On the Slopes of Vesuvius
by Robert A. Heinlein
  

Review by
Robert Wilfred Franson
written 1947

collected in —
Expanded Universe

Off the Main Sequence

February 2008

  

Pompeii, afternoon 1914 (small) "On the Slopes of Vesuvius" is a very short story, a mini-shocker. Robert A. Heinlein sees the risks and potentialities in our potential futures so much more clearly than most of us. Vesuvius is the volcano in Roman Italy that famously exploded in A.D. 79, its eruption burying the nearby cities of Pompeii and Herculaneum in molten lava and suffocating ashfall.

James Gifford states the story's history concisely:

This short story, never published contemporaneously, was another try at 'world saving' in the vein of the articles Heinlein wrote in 1946, attempting to alert the citizens of the US to the dangers of a world wherein the atomic bomb is set loose. All of the articles failed; none were ever published prior to collection in Expanded Universe. ...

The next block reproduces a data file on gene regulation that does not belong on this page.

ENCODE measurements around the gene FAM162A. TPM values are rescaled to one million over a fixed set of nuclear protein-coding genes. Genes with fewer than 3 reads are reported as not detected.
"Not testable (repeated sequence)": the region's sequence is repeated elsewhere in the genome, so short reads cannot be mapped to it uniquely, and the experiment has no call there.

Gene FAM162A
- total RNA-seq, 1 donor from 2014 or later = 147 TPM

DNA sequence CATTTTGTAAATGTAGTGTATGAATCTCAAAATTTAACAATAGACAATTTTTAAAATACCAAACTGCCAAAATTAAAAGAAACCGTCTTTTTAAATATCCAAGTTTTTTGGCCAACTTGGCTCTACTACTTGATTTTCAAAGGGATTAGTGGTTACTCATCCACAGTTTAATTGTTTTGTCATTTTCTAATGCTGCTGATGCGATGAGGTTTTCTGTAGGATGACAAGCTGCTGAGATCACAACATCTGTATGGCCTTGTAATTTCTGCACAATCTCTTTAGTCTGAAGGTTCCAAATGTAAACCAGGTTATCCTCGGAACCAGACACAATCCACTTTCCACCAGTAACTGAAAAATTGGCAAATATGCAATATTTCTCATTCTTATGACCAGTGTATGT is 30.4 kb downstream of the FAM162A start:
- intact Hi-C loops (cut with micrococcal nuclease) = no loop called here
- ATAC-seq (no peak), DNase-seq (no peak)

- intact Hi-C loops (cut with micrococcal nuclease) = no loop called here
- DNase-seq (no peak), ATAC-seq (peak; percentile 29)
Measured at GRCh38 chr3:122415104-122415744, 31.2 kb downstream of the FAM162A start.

James Gifford
Robert A. Heinlein:
A Reader's Companion

  

Foreign policy comes home. "On the Slopes of Vesuvius" is a deft, unpleasantly salutary story.

Pompeii and Herculaneum could see Vesuvius out of their windows, but they didn't see it in their future.

  

  
© 2008 Robert Wilfred Franson


  
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